Monday, February 05, 2007

In the middle of the night

Tonight I will set my alarm for 3.45 am and get up to sit at my computer. Why? you may ask. The reason is that I have agreed to be a “context filter” for the Online Connectivism Conference.
“Context filters serve the critical role of extending and interpreting the ideas of each presenter. Traditional conferences place the expertise "up on stage". In an online conference, everyone has the opportunity to be an expert from their own context.”
See here for a number of edubloggers writing about the conference. When I wake I will be hearing Will Richardson speak on the ways teachers must adapt to the changes that have become necessary in our schools: As the abstract for his presentation states
“the emphasis of our teaching must shift away from content to instead focus on helping students build their own networks of trusted sources through which they can find and evaluate relevant content on their own. But what does this shift mean for our own personal and professional practice? Can we guide our students to be independent, lifelong, connected learners without first building our own communities and trusted networks for learning? And how can we best model for our students the effective and ethical use of a connected world in our own lives?”

I’m really hoping that I will be able to wake in time. The conference started on Friday and I found that I missed most of the first session as I had not set my alarm properly. What I did experience showed me however that participants need to be on the ball as the chat that happens at the same time in response to the presentation (both voice and slide show on Elluminate) is an ongoing dialogue that goes about 100 miles an hour. It is really amazing to be seeing the thought processes of so many dynamic educators about such remarkable ideas.

In the conference there are forums on breaking old habits, using flickr in the classroom, challenges to the theory of connectivism and more, and wikis full of resources, for and by the 680 participants exploring the learning theory of connectivism. In George Siemens’ article of January 2005 he suggests that the principles of connectivism are:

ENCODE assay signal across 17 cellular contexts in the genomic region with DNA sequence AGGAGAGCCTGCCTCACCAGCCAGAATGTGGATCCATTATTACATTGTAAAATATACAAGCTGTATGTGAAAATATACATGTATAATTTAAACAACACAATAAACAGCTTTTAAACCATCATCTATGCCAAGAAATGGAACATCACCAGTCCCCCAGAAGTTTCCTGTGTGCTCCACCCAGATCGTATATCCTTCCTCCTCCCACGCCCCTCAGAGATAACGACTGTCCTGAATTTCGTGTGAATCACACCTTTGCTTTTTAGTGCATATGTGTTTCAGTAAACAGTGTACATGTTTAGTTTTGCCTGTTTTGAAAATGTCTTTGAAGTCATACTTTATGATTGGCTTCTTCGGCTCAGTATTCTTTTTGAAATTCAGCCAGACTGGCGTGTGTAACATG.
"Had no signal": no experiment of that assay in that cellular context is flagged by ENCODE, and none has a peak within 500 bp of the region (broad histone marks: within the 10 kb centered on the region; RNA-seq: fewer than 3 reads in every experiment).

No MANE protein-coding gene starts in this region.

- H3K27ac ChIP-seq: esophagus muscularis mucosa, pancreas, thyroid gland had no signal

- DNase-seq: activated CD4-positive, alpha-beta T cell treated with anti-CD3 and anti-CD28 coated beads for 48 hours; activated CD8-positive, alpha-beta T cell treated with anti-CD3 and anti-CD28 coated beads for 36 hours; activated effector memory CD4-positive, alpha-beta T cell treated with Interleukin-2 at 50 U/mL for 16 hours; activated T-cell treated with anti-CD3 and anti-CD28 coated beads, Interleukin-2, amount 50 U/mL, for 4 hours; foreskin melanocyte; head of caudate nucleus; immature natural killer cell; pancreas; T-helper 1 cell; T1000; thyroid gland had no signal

• Learning and knowledge rests in diversity of opinions.
  • Learning is a process of connecting specialized nodes or information sources.
  • Learning may reside in non-human appliances.
  • Capacity to know more is more critical than what is currently known
  • Nurturing and maintaining connections is needed to facilitate continual learning.
  • Ability to see connections between fields, ideas, and concepts is a core skill.
  • Currency (accurate, up-to-date knowledge) is the intent of all connectivist learning activities.
  • Decision-making is itself a learning process. Choosing what to learn and the meaning of incoming information is seen through the lens of a shifting reality. While there is a right answer now, it may be wrong tomorrow due to alterations in the information climate affecting the decision.
While the conference is at an unfortunate time for bloggers in the southern hemisphere (we are starting a new school year, and times that are during the day in the US and Canada just happen to be the middle of the night for us) the energy and enthusiasm are worth it. Best of all is the chance to discuss education and the necessary changes that have to happen. Whether or not you are involved in the conference, if you have thoughts about any of the ideas that are being discussed, join in, either on this blog or on some of the other blogs that are discussing it.

2 comments:

  1. Jo, I've agreed to be a filter too (a pretty pathetic one thus far) but the times for the live events are just too difficult for me to do. However, I do intend to "do my job" as the presentations are archived and respond asynchronously, which the web and "connectivism" allow me to do. Even Bill Kerr's session, who asked me to be a filter, is on too early for this household that needs its quota of sleep if it is to function civilly. Look forward to your take on things, Jo.

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  2. I was lucky last Friday but I have to teach this week and will have to also work asynchronously like Graham.

    Graham -- You're never a pathetic anything!

    I look forward to hearing what you have to say, Jo!

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